I am sorry to hear about your father losing his positiion. Could he not find work as a butler? Many of my friends say that they are having a terrible time finding a butler. I imagine the situation is similar in England. It was not always so over here. Before the Revolution 20% of the male population of France were butlers, or so I have been told. Your father could easily find work here. My friends would love to have an English butler.
This Dave Roberts sounds like a scoundrel. It is a shame you have no brothers to fight him for the honour of your family. I would willingly challenge the blaggard were I a member of your family. Have you no male cousins who could teach a lesson to this varlet? My blood runs hot when I think of how he toys with your dear sister's affections. I must admit that I shed a few tears when I read of your sister's plight but my sadness turned to anger when the dark image of Dave Roberts entered my mind. He is not a gentleman.
You say that Sharon's boyfriend, Keith, cleans windows. We could do with him here. Ours have not been done for three months and they are filthy. A man comes four times a year to clean them and he is due soon, thank goodness. It takes him three days to clean them but he does a good job. Keith also fixes cars? With these two skills alone I see no reason why he should not be able to afford to marry. Each of us here has a car and this means seven of them but there is always one in the garage being repaired.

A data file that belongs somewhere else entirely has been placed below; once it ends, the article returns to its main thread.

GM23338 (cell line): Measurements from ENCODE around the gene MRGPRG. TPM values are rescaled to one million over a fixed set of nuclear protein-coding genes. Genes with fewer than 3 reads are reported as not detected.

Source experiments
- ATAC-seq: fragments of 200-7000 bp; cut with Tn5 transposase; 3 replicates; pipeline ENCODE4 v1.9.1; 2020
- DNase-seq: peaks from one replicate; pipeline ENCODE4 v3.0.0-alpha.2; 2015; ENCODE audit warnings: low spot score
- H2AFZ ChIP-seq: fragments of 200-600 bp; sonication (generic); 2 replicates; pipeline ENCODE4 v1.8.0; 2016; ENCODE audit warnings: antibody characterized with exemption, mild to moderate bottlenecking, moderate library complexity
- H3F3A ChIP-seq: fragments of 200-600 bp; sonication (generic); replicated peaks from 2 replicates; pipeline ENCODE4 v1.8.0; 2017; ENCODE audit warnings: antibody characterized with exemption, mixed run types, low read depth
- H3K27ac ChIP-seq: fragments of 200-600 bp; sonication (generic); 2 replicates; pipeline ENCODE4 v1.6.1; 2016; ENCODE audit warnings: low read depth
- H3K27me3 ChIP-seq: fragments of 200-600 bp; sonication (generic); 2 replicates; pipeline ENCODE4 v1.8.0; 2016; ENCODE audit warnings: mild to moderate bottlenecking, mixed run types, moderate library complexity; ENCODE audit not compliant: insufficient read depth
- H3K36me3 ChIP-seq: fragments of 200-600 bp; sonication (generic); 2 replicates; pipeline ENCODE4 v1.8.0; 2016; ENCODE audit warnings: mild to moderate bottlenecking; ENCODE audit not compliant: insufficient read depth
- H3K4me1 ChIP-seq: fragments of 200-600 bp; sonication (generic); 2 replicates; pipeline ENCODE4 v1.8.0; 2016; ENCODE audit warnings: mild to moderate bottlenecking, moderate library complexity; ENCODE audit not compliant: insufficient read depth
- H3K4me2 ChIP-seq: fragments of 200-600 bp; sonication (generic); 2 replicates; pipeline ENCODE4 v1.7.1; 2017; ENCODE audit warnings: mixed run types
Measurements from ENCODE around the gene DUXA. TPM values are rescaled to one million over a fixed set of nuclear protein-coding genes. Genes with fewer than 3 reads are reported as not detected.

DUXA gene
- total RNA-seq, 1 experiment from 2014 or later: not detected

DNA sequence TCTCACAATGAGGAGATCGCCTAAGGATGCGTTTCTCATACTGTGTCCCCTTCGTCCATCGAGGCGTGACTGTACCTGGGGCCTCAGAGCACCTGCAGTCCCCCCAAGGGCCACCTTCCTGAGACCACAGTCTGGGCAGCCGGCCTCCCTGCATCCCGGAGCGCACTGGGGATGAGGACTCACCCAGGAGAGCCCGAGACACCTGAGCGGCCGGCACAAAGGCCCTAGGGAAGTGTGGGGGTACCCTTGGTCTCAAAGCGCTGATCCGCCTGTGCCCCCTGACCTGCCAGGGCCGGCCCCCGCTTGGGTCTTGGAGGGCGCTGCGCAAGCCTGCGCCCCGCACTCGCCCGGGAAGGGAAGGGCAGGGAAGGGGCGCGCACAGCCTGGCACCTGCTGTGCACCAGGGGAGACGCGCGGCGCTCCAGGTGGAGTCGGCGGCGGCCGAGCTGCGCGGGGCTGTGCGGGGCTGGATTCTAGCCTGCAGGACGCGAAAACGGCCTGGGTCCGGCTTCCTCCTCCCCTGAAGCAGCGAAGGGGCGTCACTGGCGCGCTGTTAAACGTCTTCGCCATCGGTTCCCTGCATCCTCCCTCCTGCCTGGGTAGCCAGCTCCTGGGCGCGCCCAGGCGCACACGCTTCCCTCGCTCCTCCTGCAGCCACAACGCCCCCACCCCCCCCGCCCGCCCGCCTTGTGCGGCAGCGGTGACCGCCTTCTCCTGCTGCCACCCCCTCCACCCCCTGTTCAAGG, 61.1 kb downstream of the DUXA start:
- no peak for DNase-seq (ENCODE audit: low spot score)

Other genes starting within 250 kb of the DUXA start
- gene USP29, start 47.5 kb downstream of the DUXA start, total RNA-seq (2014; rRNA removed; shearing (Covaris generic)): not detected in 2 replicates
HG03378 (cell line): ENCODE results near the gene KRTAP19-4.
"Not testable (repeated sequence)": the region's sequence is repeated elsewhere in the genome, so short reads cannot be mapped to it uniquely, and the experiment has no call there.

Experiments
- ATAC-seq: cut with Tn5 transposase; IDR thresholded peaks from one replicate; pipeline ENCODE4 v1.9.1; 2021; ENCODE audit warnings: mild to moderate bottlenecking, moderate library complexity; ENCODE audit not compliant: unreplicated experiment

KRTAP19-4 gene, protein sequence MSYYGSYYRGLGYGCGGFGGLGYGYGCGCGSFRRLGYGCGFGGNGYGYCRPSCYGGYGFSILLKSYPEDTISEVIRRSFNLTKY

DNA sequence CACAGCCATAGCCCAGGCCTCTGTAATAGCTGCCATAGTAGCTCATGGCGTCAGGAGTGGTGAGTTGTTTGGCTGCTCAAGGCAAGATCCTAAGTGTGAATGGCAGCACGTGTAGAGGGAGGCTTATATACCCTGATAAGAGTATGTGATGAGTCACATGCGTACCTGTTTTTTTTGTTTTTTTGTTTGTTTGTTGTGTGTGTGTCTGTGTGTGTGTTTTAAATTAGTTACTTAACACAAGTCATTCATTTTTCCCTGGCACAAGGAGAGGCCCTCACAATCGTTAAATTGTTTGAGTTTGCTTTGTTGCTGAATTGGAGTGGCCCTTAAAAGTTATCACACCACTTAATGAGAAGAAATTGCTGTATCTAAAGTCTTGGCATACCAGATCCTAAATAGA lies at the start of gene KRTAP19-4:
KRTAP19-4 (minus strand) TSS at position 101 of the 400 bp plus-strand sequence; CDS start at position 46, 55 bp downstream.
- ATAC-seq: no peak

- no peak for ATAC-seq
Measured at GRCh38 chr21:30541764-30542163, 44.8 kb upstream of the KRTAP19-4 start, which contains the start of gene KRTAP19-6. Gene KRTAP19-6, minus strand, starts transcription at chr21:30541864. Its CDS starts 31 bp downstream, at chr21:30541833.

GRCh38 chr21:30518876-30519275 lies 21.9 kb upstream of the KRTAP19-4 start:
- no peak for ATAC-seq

Being in regression therapy does not seem to have impaired Jacques' driving skills but we have taken his car keys away. He could drive hundreds of kilometres with no problem but then he would not know where he was. He could not read the signs or ask for directions. Luckily, he always has his identification on him and we have sometimes been called to come and fetch him. After this happened a few times we took the keys away. He still gets into the driver's seat , grips the wheel, changes gear and makes engine noises in his throat but he goes nowhere. He does not seem to mind. I suspect that he thinks he is driving.
I must stop now as I can see the postman coming up the drive and he will take this letter. I hope very much to hear from you again, and soon.
With high regards,
P.S. I have noticed that your address is Beach Street and yet I have looked on the map and the only Brineham I can find in Essex is more than one hundred miles from the sea. Is it possibly named after someone called Beach?